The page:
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In this issue

  • Forecast: Will Joe Manchin register to run for president before Jan. 28?
  • (Make a forecast with one click at the bottom of this email.)

Joe Manchin for president?

Joe Manchin likes to dither while the whole world watches.

Democrats courted Manchin for months in 2022 to get the Inflation Reduction Act passed. Now the West Virginia Democrat says he won’t run for another Senate term and instead will be “traveling the country and speaking out to see if there is an interest in creating a movement to mobilize the middle and bring Americans together.”

That comment fueled speculation that he’s considering a third-party run for president.

Is there precedent for a sitting Senator mounting a third-party presidential bid? Not really. Former House members have run (most recently in 1972), as have former governors and one former VP. But never a sitting Senator.

Ross Douthat recently summed up the logic of such a bid:

“When elites pine for a third-party candidate, they usually imagine someone like Michael Bloomberg, a fiscal conservative and social liberal. But the sweet spot for a third-party candidate has always been slightly left of center on economics and moderate to conservative on cultural issues — and that describes Manchin better than it does most American politicians.”

However, there are reasons to be skeptical.

First, the US electoral system stacks the deck against third-party candidates. “That winner-takes-all nature [of the US system] encourages broad coalitions to form before elections,” wrote political scientist Amanda Skuldt in 2016. To succeed, a third party candidate needs one of the political parties to collapse.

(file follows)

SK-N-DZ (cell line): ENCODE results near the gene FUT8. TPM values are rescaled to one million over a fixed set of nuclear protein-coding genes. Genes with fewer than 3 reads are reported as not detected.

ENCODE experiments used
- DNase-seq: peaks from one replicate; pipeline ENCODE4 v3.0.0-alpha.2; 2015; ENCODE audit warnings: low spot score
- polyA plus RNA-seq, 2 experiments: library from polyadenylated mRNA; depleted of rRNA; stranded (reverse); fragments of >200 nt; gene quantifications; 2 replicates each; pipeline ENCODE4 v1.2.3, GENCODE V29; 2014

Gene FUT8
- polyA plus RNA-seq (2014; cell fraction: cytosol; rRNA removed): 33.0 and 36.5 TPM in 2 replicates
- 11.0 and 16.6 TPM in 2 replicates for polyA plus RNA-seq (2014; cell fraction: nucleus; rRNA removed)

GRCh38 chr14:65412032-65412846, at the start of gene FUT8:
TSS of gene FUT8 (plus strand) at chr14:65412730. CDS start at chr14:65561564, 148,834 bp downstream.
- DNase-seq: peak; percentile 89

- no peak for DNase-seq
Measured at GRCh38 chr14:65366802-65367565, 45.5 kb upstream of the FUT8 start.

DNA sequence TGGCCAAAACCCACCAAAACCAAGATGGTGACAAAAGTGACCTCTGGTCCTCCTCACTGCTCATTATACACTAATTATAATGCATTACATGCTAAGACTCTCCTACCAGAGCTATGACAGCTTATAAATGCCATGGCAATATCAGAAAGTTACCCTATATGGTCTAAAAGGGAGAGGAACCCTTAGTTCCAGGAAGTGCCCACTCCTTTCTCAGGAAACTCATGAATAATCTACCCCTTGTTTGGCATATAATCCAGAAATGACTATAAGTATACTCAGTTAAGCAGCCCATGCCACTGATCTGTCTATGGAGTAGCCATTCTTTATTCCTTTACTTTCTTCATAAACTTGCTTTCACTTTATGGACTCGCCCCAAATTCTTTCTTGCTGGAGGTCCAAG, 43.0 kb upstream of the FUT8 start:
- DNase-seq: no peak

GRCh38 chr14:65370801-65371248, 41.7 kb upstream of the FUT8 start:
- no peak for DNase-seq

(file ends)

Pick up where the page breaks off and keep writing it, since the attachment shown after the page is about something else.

Second, Democrats are worried that a Manchin run would pull votes from Biden and could deliver a second Trump presidency—and so are likely to do anything they can to convince him not to run.

Third, Robert Kennedy Jr. and Jill Stein are already committed to third-party bids and might complicate Manchin’s attempt to quickly consolidate support among those who are equally tired of the two main parties.

Douthat is urging Manchin to just jump in anyway—with the knowledge that a campaign can always be suspended later on:

“It’s entirely possible to begin an independent candidacy and then suspend it… if the situation looks entirely unpropitious. Which is what I’d advise Manchin to consider.”

For now, Axios reports that “Some Manchin confidants expect him to tour the country and flirt with a White House bid for a few months. For now, they aren't convinced he'll actually pull the trigger, according to people familiar with the matter.”

If that is the baseline scenario, what might convince Manchin to dive in?

  • The “No Labels” group could score some big donation or report some poll that improves his chances
  • Another major figure could offer to run alongside him (Romney? Oprah?)
  • Biden could suffer some publicly reported health issue
  • Trump could be convicted of one or more crimes but remain the likely Republican nominee

To make the timing work for Season 2, this week’s question asks whether Manchin will register to run by Jan. 28, 2024. But remember what we learned from the IRA negotiations: He doesn't mind taking his time deciding.


Will Joe Manchin register to run for president before Jan. 28?

​Very likely (~90% chance)

Likely (~70%)

Uncertain (~50%)

Unlikely (~30%)

Very unlikely (~10%)

Bonus trivia: What is the name of Joe Manchin’s DC houseboat?

  • “Almost Heaven”
  • “Purple Wave”
  • “One Man, One Float”

(Make a forecast by clicking a link above and you'll get to answer this trivia question.)

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Or, click a link and then complete the survey. You can provide your reasoning and end with a bit of trivia.

Deadline: Make a forecast by 9am ET Tues. Nov. 14.

Resolution criteria: This question will resolve based on whether Manchin registers with the FEC before Jan. 28. A public announcement that he intends not to run will lead this question to resolve No.


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